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Marking Pennsylvania History

Reading as Common Sense

When Charles Dickens visited America in 1842, his reception equaled that of today's pop star. Alexis de Toqueville, who visited America a few decades earlier, might have predicted such a reception. He was astonished at the quantity of newspapers.

American newspaper publishing quickly grew into a widespread and powerful tradition. By 1730, there were seven newspapers published on the Eastern seaboard. Seventy years later there were 180 - more than twice the number available in England, which had a population half the size.

In the second half of the 17th century, the literacy rate for adult men in New England is estimated to have been as high as 95%, more than twice the estimated literacy rate for men in England. American women had literacy rates higher than 60%. Nowhere in the world was literacy greater.

In Colonial America, reading was not regarded as an elitist activity; it was regarded as an essential and popular activity. Reading was, as one historian put it, "the product of a busy, mobile society" and its spread is easily linked with the increasing interest in self-determination.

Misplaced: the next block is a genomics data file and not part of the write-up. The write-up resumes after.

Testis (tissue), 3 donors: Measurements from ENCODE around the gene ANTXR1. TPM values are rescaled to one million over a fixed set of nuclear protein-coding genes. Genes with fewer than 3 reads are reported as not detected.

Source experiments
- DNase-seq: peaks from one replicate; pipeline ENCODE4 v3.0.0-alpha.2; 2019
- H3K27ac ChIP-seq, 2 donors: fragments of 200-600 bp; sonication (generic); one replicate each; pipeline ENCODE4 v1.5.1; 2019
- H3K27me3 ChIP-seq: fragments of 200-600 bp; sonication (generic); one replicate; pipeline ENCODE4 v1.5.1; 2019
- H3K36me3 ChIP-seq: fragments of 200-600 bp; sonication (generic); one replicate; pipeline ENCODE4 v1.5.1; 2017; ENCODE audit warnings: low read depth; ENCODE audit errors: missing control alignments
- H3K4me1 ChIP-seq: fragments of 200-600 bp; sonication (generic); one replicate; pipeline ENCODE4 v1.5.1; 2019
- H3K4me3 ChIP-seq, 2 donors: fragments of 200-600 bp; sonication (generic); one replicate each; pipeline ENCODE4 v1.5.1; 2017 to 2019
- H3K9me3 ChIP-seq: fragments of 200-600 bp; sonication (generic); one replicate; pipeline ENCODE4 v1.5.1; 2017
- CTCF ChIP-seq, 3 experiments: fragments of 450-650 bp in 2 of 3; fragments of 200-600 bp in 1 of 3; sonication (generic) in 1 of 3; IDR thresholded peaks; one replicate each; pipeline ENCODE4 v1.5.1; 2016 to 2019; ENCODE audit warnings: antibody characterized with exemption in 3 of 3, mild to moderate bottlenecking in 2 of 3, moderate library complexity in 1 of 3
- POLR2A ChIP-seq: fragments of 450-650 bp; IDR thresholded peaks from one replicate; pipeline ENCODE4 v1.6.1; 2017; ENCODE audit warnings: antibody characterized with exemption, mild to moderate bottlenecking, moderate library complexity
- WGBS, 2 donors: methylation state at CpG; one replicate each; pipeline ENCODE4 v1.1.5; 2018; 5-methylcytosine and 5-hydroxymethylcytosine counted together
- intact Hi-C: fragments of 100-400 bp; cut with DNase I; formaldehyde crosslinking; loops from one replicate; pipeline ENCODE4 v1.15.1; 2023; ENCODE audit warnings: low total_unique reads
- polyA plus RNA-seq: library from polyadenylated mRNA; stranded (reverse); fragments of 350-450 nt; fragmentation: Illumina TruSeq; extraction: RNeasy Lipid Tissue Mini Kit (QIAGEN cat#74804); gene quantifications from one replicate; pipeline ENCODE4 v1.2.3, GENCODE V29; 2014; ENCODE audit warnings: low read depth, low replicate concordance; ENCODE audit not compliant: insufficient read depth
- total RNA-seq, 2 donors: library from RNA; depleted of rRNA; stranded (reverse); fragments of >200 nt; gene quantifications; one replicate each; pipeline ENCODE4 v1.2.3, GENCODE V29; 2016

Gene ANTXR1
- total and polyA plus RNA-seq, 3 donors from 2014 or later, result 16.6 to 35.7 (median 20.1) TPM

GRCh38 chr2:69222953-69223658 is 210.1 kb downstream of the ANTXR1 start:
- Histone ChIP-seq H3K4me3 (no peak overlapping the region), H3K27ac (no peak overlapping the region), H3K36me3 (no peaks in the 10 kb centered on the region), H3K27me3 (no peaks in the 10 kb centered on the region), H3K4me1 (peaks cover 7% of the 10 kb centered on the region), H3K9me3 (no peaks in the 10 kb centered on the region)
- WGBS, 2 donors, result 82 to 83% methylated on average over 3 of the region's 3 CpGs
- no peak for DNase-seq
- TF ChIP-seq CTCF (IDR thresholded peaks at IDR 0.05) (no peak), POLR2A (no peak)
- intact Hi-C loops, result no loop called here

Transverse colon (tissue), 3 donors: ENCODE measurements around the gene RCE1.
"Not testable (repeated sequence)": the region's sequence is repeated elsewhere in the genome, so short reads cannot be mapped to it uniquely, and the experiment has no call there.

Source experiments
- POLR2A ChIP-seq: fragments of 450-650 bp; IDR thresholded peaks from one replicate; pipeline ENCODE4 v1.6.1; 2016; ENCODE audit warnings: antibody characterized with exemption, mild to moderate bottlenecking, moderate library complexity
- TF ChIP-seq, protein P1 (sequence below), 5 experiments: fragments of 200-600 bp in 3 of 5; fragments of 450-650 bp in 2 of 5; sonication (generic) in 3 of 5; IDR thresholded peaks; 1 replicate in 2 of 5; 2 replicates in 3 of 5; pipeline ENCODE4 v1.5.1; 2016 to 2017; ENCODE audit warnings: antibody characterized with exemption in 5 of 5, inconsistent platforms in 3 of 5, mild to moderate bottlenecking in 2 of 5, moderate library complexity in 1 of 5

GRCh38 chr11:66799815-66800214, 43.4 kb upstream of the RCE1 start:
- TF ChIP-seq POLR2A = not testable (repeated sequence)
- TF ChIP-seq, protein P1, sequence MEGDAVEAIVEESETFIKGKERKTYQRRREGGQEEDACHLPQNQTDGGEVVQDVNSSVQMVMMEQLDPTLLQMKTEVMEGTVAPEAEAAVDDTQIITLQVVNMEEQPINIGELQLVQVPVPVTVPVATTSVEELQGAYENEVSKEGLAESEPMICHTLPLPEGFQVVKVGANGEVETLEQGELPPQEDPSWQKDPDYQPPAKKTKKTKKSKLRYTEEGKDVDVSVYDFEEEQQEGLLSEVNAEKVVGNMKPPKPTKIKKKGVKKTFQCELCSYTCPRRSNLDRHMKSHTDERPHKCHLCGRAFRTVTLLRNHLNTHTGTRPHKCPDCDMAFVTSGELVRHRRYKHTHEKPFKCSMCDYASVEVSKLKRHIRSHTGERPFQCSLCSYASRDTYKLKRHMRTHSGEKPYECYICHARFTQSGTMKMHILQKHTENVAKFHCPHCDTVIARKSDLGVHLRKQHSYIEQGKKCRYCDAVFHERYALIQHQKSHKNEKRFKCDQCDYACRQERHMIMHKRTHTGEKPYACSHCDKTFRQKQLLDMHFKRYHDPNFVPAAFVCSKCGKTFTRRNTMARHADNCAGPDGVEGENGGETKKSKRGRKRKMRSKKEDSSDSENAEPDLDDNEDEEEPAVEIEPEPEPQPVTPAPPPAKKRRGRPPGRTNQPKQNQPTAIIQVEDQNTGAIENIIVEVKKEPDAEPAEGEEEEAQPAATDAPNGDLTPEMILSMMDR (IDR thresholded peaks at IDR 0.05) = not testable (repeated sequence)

"Almost every man is a reader," wrote the Reverend Jacob Duche in 1772. Duche didn't have to go far from his church at 3rd and Pine Streets, to find evidence to support this observation. "The poorest laborer upon the shores of the Delaware thinks himself entitled to deliver his sentiment in matters of religion or politics with as much freedom as the gentlemen or scholar... such is the prevailing taste for books of every kind..."

In another four years, Thomas Paine's Common Sense would be stirring those debates. First published in January 1776, Common Sense sold more than 100,000 copies within the first two months. That's equal to a million copies in today's market. But there was more. Within the year, an estimated 400,000 copies were printed for a nation of three million independence-minded people. To find a comparable, contemporary success, we'd have to compare Common Sense to the popular, albeit lesser cultural event: the Super Bowl.

After the Revolutionary War, Franklin observed that Americans were so busy reading newspapers and pamphlets that they scarcely had time for books. Of course, Franklin had helped forge the new nation. And Franklin had helped set the stage for independence by feeding the literacy that stoked the desire for it. More than four decades before 1776, Franklin wrote "an innocent Plowman is more worth than a vicious Prince." The fact that so many could read this idea is remarkable.

That so many accepted this revolutionary idea as common sense -- that made America unique.

- Kenneth FInkel, Executive Director of WHYY's Arts & Culture Service

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